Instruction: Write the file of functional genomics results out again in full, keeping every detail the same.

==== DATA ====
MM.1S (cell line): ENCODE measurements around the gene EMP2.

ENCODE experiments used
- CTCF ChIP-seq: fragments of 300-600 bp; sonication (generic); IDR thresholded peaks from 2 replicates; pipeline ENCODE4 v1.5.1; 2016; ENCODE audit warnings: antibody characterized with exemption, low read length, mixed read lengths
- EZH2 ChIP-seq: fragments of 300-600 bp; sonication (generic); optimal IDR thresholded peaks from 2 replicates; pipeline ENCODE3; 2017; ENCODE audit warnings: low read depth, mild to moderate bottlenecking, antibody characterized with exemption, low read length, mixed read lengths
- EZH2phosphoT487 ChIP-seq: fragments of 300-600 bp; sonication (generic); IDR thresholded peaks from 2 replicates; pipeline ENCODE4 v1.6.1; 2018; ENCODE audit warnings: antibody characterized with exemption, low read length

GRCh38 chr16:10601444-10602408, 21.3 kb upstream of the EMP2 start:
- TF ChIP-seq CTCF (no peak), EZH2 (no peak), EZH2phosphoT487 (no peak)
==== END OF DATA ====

MM.1S (cell line): ENCODE measurements around the gene EMP2.

ENCODE experiments used
- CTCF ChIP-seq: fragments of 300-600 bp; sonication (generic); IDR thresholded peaks from 2 replicates; pipeline ENCODE4 v1.5.1; 2016; ENCODE audit warnings: antibody characterized with exemption, low read length, mixed read lengths
- EZH2 ChIP-seq: fragments of 300-600 bp; sonication (generic); optimal IDR thresholded peaks from 2 replicates; pipeline ENCODE3; 2017; ENCODE audit warnings: low read depth, mild to moderate bottlenecking, antibody characterized with exemption, low read length, mixed read lengths
- EZH2phosphoT487 ChIP-seq: fragments of 300-600 bp; sonication (generic); IDR thresholded peaks from 2 replicates; pipeline ENCODE4 v1.6.1; 2018; ENCODE audit warnings: antibody characterized with exemption, low read length

GRCh38 chr16:10601444-10602408, 21.3 kb upstream of the EMP2 start:
- TF ChIP-seq CTCF (no peak), EZH2 (no peak), EZH2phosphoT487 (no peak)